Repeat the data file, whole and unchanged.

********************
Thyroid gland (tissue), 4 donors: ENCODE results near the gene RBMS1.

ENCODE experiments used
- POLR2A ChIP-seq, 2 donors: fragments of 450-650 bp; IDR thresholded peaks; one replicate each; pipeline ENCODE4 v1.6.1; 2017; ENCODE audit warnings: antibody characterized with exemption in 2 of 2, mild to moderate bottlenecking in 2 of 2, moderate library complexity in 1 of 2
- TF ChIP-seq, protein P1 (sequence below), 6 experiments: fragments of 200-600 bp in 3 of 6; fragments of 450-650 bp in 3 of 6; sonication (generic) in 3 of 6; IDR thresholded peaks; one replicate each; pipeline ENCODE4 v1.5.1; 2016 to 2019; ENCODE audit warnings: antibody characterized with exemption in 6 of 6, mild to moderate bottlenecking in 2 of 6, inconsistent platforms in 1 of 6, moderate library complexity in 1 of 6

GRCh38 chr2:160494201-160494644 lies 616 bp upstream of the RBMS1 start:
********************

Thyroid gland (tissue), 4 donors: ENCODE results near the gene RBMS1.

ENCODE experiments used
- POLR2A ChIP-seq, 2 donors: fragments of 450-650 bp; IDR thresholded peaks; one replicate each; pipeline ENCODE4 v1.6.1; 2017; ENCODE audit warnings: antibody characterized with exemption in 2 of 2, mild to moderate bottlenecking in 2 of 2, moderate library complexity in 1 of 2
- TF ChIP-seq, protein P1 (sequence below), 6 experiments: fragments of 200-600 bp in 3 of 6; fragments of 450-650 bp in 3 of 6; sonication (generic) in 3 of 6; IDR thresholded peaks; one replicate each; pipeline ENCODE4 v1.5.1; 2016 to 2019; ENCODE audit warnings: antibody characterized with exemption in 6 of 6, mild to moderate bottlenecking in 2 of 6, inconsistent platforms in 1 of 6, moderate library complexity in 1 of 6

GRCh38 chr2:160494201-160494644 lies 616 bp upstream of the RBMS1 start: